Columnist: Northwestern Students Not Permitted IL Medical Marijuana

Northwestern and IL Medical Marijuana

In a column in The Daily Northwestern on Oct. 5, Sai Folmsbee asks many of the same questions asked around the country as medical marijuana programs gain steam: “What are the most reliable uses for medical marijuana?” “What are the risks of medical marijuana?” And signing off with a trite: “Ultimately, we must remember to treat medical marijuana as just that: medicine.”

Despite the article’s Google-like questioning, Folmsbee brings to light an important topic that could become an issue in 2015, as patients are granted licenses to purchase and businesses allowed to sell medical marijuana. According to the Northwestern University Student Handbook, Northwestern students will not be permitted to use medical marijuana on University property or at University-related activities.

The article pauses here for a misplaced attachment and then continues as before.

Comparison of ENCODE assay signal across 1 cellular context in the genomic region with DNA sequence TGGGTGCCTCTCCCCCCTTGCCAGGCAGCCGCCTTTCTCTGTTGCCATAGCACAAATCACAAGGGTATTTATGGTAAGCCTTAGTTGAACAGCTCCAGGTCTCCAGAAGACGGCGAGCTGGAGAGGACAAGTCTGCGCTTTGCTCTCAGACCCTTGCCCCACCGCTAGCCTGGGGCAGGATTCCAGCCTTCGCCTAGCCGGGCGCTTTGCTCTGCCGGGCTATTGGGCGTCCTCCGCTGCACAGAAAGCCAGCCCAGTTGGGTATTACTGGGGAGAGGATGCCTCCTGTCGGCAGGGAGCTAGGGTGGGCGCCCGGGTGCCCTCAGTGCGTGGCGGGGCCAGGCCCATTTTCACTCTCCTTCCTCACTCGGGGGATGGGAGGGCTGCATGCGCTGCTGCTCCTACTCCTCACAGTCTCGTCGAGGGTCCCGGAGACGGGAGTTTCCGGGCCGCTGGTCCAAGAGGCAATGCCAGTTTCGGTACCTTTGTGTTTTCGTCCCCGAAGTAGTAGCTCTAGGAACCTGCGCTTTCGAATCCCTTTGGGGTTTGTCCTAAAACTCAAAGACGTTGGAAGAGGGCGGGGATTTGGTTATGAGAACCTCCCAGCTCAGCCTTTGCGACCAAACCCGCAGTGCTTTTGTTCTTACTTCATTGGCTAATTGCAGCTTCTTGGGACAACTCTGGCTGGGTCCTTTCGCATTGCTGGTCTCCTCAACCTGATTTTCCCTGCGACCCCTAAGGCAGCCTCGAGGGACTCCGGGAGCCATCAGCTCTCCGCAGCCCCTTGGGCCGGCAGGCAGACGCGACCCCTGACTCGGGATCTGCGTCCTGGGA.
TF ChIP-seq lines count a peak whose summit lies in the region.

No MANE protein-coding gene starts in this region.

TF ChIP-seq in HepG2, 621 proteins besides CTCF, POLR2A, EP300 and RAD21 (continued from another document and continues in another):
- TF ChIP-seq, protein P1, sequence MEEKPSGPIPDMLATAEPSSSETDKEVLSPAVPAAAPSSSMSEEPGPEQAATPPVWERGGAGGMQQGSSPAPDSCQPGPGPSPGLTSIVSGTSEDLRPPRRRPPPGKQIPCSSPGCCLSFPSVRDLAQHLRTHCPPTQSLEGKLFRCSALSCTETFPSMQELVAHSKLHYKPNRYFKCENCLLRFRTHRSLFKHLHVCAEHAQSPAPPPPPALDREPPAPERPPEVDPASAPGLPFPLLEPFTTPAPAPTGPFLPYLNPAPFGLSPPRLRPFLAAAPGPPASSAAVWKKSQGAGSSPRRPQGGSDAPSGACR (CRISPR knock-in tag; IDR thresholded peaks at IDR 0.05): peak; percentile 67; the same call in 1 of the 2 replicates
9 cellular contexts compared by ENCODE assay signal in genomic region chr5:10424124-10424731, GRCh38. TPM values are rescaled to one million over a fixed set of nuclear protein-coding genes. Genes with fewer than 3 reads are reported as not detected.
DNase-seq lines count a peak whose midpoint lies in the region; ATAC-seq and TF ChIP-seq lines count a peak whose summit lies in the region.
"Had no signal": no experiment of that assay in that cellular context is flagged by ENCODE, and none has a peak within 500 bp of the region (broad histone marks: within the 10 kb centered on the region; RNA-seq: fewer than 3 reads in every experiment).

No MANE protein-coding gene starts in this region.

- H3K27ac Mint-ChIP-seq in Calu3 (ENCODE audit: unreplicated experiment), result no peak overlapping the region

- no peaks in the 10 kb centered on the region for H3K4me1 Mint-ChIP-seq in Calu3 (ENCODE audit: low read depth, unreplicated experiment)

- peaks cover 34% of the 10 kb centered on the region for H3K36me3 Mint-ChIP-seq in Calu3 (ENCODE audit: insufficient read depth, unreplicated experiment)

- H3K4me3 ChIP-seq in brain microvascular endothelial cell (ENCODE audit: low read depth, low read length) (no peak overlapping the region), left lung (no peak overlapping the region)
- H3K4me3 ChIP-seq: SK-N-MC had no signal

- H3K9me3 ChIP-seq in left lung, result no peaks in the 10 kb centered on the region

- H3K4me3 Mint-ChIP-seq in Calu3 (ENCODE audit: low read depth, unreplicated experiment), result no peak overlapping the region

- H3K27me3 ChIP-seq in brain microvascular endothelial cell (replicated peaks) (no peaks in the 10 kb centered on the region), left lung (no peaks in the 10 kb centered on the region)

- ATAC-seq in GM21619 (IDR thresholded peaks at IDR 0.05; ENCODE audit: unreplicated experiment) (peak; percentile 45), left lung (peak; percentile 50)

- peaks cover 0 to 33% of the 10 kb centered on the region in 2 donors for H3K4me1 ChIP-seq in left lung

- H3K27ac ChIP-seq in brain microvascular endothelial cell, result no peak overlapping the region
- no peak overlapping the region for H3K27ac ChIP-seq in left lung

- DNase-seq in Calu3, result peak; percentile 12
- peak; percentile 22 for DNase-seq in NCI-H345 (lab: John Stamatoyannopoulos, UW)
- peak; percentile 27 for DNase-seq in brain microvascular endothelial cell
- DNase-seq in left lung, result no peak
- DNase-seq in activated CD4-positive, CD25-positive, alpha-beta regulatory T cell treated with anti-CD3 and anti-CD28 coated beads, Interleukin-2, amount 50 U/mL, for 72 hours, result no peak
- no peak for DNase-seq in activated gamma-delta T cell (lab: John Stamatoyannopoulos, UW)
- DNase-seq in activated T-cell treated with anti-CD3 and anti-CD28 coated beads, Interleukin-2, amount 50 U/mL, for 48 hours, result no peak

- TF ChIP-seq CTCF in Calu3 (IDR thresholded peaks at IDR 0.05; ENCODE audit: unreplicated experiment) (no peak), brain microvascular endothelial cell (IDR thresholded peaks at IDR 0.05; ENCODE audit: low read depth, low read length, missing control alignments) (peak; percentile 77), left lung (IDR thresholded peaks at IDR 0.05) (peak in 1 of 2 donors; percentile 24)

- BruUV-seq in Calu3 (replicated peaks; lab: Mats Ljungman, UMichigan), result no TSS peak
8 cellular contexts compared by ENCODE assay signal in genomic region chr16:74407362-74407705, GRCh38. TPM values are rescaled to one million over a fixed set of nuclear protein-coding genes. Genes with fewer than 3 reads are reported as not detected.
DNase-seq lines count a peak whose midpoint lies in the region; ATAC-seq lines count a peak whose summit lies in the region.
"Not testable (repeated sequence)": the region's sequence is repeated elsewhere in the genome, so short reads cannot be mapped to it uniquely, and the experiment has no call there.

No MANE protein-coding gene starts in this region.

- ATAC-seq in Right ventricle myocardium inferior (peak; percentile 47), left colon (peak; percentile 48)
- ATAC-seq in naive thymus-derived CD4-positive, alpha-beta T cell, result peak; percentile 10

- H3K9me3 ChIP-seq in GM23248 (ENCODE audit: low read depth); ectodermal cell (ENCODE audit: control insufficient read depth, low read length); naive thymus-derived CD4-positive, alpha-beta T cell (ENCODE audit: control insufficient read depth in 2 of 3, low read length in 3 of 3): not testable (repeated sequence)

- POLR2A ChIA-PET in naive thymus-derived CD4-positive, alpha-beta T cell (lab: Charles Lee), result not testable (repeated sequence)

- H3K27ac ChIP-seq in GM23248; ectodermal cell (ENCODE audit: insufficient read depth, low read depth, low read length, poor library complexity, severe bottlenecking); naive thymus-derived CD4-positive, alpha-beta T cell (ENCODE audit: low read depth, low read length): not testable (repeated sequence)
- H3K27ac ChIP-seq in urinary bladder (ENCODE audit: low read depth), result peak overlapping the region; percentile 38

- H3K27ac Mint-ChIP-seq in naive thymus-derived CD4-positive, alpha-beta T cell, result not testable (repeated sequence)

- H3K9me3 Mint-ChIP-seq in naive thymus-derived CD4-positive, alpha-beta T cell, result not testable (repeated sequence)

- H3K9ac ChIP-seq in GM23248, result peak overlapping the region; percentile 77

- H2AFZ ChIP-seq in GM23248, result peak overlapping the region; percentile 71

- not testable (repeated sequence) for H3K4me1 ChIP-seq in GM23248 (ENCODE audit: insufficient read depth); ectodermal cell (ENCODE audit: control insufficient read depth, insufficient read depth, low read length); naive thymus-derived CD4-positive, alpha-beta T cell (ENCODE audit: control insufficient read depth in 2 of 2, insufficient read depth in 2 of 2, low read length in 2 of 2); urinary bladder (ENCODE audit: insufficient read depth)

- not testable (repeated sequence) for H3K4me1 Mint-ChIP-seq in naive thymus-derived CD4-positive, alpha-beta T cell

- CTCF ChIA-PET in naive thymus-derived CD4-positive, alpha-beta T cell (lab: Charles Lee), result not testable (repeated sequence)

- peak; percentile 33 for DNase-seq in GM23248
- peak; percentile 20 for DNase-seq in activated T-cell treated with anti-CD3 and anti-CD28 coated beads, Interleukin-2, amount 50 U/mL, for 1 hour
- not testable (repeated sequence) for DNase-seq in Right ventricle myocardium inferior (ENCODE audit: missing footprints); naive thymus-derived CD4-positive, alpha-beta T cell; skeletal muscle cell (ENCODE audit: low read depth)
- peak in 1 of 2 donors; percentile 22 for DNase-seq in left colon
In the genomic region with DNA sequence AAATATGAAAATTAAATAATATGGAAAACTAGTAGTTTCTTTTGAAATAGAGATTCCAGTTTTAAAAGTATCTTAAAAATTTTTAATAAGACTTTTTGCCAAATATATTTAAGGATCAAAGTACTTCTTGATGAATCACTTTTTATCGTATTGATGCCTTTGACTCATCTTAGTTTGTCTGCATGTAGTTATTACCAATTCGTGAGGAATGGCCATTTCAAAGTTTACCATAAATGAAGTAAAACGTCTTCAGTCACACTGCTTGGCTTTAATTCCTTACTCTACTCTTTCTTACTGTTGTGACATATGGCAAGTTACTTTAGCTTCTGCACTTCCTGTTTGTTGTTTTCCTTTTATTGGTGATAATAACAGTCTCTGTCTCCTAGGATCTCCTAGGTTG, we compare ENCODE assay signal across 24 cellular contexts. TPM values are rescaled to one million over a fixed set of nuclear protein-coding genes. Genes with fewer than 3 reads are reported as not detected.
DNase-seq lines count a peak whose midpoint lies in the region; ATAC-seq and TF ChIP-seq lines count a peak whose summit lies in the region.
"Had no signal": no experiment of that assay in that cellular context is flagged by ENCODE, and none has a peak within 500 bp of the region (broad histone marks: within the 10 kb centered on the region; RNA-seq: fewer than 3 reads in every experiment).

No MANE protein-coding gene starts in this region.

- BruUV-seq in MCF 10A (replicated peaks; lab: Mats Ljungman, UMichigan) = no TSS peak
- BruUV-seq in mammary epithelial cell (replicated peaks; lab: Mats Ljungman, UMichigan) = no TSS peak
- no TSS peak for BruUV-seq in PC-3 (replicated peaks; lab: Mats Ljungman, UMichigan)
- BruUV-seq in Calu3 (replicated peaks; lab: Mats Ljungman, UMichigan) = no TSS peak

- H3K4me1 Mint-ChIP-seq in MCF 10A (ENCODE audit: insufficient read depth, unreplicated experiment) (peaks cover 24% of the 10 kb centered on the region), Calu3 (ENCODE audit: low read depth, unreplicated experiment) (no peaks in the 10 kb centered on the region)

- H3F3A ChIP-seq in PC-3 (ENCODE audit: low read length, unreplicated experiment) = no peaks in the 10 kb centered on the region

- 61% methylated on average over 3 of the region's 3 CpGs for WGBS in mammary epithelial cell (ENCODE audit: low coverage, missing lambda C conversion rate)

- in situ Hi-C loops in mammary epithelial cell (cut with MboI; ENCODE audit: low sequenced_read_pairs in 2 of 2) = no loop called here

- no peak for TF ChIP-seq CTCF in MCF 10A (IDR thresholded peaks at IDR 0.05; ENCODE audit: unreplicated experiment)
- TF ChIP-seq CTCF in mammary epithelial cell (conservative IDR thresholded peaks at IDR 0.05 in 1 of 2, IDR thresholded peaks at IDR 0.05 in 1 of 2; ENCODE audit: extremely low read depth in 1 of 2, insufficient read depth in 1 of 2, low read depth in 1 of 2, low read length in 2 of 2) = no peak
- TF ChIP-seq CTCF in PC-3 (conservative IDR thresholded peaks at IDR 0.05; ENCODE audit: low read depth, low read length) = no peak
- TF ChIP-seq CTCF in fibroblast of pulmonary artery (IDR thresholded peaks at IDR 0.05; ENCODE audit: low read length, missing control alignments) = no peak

This shouldn’t come as much of a shock, considering that the University adheres to the Drug Free Workplace Act of 1988 and the federal Drug-Free Schools and Communities Act Amendments of 1989 prohibiting students from using IL medical marijuana. Workplaces around the state will adhere to the same rules. In fact, although it is a legal medicine, marijuana still cannot be consumed publicly.

The one place this could become a problem is in student housing. But those with medical conditions warranting the use of medical marijuana should steer clear as students found in possession of the substance could lose a year or more of federal financial aid. (Remember – it’s still federally against the law.) Somewhat ironically in this case, convicted students can complete a drug rehabilitation program to reinstate aid.

 




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